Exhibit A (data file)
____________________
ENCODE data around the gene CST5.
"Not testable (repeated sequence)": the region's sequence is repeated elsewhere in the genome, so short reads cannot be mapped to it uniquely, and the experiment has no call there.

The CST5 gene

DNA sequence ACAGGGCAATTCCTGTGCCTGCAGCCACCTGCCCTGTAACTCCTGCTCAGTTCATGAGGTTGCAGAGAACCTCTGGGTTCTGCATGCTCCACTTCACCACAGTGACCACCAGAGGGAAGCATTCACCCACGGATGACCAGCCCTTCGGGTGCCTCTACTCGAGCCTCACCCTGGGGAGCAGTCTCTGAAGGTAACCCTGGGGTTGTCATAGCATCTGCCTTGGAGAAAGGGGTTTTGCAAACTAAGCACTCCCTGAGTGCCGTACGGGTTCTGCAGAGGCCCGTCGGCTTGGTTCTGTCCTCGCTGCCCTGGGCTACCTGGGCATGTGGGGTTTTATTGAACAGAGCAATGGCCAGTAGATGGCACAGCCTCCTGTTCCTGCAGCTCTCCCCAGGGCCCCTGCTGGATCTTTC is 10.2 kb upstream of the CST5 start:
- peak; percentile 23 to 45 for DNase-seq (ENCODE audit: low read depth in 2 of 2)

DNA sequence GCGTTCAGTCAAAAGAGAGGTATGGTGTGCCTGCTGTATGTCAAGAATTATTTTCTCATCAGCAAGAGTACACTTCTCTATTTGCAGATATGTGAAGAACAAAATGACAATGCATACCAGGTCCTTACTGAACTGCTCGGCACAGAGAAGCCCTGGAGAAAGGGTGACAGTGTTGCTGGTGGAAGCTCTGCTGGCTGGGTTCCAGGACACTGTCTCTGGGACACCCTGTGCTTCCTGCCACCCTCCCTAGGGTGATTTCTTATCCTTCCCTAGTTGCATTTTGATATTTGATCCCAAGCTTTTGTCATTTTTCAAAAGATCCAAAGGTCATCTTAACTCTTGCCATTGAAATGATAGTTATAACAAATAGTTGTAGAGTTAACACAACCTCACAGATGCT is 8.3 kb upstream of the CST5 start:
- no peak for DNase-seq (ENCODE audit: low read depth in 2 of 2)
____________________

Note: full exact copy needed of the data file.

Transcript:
ENCODE data around the gene CST5.
"Not testable (repeated sequence)": the region's sequence is repeated elsewhere in the genome, so short reads cannot be mapped to it uniquely, and the experiment has no call there.

The CST5 gene

DNA sequence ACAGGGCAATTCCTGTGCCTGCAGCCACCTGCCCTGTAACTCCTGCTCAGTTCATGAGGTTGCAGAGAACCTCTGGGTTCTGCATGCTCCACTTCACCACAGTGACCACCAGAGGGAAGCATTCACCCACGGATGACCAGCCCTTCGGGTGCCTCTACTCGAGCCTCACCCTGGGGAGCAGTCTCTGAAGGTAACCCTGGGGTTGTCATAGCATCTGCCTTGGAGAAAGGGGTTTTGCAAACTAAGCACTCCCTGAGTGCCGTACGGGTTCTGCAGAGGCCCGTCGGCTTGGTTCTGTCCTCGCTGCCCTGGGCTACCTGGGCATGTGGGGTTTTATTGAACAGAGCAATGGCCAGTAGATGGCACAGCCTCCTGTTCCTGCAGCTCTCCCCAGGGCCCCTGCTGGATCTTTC is 10.2 kb upstream of the CST5 start:
- peak; percentile 23 to 45 for DNase-seq (ENCODE audit: low read depth in 2 of 2)

DNA sequence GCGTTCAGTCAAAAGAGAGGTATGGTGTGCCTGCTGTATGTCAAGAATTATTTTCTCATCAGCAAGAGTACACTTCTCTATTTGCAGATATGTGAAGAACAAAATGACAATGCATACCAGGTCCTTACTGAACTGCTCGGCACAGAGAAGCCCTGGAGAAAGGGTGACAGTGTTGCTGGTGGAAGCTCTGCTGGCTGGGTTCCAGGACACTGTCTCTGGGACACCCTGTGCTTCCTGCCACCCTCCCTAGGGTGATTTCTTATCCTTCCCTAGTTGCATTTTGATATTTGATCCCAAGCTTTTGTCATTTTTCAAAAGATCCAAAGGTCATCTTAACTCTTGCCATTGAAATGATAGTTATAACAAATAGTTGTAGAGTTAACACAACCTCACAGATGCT is 8.3 kb upstream of the CST5 start:
- no peak for DNase-seq (ENCODE audit: low read depth in 2 of 2)